For me, being a DO fits my personality and what I’ve grown to stand for in my practice: being integrative, holistic, and preventative. I truly believe that without such an emphasis on integrative medicine as one of the main tenets of the program, I wouldn’t be the physician that I am today. Therefore, it’s no wonder that 50% of the graduates from DO programs become general practitioners (family practice, internal medicine, emergency medicine, etc). I initially despised having to attend osteopathic manipulation classes, and even failed my very first practical exam. Yet, the hands-on approach made me unafraid to touch my patients. Each psychiatrist is different, but for the most part human touch provides a sense of comfort and connection. A few of my patients politely ask for a hug, and if appropriate, I unhesitatingly oblige.
And in some unique way, I feel that being a DO caused me to work harder in a field predominantly filled with MDs to make my presence and way of practicing known. When a large, metropolitan county declined to consider me for a job due to my credentials, I utilized the rejection as motivation to persevere rather than a barrier.
And most importantly, I used to feel bombarded by the numerous, large framed portraits of osteopathic medicine’s founder, Andrew Taylor Still, MD, which hung in almost every corridor of each osteopathic institution. However, after feeling frustrated with several aspects of current practices in medicine, I’m undoubtedly far more appreciative and understanding of AT Still’s motivation in the 1800s as an MD to create a method of practice that rose from adversity (he lost 3 of his 12 children to viral meningitis with no method of saving them even as a physician himself) and frustration (an over-dependence on medications and the sometimes harmful medical practices of the time). I actually wish his story was more widely publicized because he epitomizes successful individuation from mainstream medical practices amidst much scrutiny and opposition.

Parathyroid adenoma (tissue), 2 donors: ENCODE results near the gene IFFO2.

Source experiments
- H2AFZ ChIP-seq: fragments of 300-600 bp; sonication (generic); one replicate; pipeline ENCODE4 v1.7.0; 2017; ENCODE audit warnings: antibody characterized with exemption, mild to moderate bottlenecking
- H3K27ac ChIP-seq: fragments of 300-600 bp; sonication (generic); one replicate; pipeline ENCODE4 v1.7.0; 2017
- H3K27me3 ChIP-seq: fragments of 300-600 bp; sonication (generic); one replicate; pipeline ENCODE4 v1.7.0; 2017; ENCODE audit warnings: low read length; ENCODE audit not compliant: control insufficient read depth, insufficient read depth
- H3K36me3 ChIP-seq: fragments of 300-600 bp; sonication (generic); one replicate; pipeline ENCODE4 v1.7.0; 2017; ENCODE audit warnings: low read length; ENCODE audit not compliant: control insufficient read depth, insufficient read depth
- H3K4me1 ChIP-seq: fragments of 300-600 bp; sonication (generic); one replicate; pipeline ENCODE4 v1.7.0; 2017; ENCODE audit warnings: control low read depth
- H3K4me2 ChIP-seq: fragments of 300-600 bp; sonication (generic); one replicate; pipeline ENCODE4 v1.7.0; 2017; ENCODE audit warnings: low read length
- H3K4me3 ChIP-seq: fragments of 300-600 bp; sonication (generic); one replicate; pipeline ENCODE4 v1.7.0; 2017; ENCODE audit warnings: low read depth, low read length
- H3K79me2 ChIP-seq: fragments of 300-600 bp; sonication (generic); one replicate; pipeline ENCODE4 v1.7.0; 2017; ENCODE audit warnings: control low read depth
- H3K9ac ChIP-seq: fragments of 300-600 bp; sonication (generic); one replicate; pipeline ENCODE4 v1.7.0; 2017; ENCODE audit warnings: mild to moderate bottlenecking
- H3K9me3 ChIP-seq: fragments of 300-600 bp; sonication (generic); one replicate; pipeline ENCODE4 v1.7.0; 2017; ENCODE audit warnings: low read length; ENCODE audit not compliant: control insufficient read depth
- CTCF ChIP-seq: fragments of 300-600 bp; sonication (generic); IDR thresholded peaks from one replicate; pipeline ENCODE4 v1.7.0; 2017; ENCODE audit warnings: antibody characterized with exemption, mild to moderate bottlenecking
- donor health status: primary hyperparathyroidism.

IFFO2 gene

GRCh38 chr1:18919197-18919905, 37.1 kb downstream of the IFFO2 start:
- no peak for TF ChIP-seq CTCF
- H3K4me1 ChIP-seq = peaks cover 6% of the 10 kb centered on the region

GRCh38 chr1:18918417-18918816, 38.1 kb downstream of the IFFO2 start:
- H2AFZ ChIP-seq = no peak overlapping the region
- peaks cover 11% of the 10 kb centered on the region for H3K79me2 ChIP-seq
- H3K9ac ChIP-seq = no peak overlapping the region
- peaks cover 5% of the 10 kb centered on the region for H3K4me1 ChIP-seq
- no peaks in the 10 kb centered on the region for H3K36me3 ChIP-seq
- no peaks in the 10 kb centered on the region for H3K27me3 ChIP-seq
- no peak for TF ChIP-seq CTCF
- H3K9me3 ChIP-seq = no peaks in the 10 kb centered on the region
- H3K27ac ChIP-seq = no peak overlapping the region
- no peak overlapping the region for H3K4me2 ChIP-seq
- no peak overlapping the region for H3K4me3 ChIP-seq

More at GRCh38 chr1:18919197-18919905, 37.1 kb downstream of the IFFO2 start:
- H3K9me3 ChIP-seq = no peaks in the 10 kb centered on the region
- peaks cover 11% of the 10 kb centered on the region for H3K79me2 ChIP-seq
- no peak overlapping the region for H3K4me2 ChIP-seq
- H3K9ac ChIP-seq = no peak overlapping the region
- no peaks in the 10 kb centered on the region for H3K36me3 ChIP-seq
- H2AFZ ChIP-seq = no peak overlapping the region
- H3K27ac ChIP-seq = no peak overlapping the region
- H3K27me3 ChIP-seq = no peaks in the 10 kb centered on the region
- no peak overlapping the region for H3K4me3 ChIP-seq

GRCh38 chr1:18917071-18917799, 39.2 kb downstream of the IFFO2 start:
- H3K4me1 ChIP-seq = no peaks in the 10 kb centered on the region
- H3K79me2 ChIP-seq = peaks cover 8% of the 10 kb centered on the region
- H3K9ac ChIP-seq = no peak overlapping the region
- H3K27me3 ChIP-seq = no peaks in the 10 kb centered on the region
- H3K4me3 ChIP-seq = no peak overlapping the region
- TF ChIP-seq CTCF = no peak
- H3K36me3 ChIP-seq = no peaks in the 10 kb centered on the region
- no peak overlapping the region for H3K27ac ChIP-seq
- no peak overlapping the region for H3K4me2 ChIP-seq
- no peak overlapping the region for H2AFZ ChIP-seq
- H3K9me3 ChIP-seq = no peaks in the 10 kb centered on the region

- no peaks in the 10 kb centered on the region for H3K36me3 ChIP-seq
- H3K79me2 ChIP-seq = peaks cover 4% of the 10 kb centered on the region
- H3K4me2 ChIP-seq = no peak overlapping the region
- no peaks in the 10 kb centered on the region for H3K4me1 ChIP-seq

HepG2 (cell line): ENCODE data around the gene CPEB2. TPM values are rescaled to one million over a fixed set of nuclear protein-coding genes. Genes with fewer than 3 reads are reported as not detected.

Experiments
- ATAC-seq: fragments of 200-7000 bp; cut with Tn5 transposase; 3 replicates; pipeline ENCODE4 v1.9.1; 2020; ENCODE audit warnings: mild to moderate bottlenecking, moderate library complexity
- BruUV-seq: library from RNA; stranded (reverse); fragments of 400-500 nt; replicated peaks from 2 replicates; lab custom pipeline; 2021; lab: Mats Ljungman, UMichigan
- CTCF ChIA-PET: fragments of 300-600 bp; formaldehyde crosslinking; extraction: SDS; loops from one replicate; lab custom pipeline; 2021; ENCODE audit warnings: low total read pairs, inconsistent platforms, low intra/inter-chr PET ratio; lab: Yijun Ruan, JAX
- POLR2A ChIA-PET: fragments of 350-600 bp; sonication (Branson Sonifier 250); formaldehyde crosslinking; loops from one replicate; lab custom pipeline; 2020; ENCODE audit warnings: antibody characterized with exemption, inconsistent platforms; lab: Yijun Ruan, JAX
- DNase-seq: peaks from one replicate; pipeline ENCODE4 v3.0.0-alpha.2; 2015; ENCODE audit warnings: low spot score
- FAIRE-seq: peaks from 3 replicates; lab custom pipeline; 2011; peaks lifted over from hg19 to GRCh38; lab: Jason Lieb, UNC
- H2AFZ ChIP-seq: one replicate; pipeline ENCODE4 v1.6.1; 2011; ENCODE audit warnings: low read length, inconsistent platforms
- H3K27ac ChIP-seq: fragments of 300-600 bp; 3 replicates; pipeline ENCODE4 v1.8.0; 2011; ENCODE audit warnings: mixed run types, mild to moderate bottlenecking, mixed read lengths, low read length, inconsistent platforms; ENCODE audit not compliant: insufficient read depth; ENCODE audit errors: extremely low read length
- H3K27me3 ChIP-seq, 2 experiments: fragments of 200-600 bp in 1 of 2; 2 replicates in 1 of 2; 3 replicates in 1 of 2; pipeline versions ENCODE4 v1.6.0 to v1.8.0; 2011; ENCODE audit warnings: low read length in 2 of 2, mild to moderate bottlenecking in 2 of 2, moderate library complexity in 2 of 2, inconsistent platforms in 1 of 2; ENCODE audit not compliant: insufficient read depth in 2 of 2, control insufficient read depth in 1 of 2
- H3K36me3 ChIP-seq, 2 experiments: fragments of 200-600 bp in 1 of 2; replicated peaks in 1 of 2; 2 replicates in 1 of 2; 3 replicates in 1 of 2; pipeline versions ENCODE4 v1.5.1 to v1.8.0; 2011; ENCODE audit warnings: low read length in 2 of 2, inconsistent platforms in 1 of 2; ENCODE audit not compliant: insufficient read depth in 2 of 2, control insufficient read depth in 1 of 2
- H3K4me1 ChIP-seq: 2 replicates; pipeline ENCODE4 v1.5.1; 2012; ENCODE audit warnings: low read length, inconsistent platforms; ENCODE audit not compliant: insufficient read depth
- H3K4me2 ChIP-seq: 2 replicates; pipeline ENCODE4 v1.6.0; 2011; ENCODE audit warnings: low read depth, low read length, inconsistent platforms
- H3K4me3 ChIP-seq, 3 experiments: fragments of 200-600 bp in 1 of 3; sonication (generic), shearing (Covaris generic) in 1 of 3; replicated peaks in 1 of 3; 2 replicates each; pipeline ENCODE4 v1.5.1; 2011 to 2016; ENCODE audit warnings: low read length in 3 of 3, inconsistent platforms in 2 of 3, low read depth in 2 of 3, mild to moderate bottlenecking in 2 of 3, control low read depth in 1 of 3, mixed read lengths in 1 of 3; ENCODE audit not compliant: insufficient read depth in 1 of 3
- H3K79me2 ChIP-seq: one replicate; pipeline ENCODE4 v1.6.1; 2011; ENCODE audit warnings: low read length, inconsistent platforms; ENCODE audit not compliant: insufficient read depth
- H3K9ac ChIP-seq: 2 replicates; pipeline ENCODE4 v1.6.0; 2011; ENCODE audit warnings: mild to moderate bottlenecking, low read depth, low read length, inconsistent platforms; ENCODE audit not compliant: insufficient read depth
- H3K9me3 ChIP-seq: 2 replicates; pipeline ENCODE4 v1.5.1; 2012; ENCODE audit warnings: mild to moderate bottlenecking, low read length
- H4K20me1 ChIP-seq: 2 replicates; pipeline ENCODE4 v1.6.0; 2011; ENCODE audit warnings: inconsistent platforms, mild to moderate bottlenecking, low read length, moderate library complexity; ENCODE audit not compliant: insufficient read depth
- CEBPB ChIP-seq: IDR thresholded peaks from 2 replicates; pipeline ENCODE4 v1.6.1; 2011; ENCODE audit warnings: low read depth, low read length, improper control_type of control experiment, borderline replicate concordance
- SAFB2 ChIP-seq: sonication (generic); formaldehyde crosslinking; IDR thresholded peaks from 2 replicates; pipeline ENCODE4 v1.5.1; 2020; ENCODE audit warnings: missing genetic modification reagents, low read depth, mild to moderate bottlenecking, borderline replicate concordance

In the field of psychiatry, where Western medicine can’t always explain nor provide the most adequate treatment via pharmaceuticals, wouldn’t it be great if we had more modern day AT Stills to branch off and create a newer system of viewing and practicing mental health? I’m truly frustrated with the current practices particularly the overemphasis on medications alone. The number of overdoses (100 people die from drug overdoses everyday in the U.S.), medicated children as early as infancy, continue to rise. Medications are only one component of treatment, but greater emphasis should be placed on developing resiliency, acknowledging the individual’s unique traits, and treating the person holistically rather than symptomatically.
AT Still put it best when he said the following:
“An absolute demand for revolution is before us at this date and time, for there is a demand for a progressive step in the line for treating disease. For a number of days I have been haunted by the feeling that we are in danger of getting into a rut unworthy of higher consideration than should fall to mere imitation. Let us not be governed to-day by what we did yesterday, nor to-morrow by what we do to-day, for day by day we must show progress.”